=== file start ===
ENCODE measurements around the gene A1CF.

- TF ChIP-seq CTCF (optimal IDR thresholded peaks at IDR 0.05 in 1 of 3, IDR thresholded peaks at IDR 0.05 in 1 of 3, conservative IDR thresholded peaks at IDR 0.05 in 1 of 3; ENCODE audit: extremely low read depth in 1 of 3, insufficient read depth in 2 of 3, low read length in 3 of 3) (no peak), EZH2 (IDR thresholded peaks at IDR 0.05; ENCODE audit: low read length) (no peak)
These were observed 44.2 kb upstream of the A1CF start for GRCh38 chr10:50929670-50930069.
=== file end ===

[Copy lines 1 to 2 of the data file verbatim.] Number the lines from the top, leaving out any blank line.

ENCODE measurements around the gene A1CF.

- TF ChIP-seq CTCF (optimal IDR thresholded peaks at IDR 0.05 in 1 of 3, IDR thresholded peaks at IDR 0.05 in 1 of 3, conservative IDR thresholded peaks at IDR 0.05 in 1 of 3; ENCODE audit: extremely low read depth in 1 of 3, insufficient read depth in 2 of 3, low read length in 3 of 3) (no peak), EZH2 (IDR thresholded peaks at IDR 0.05; ENCODE audit: low read length) (no peak)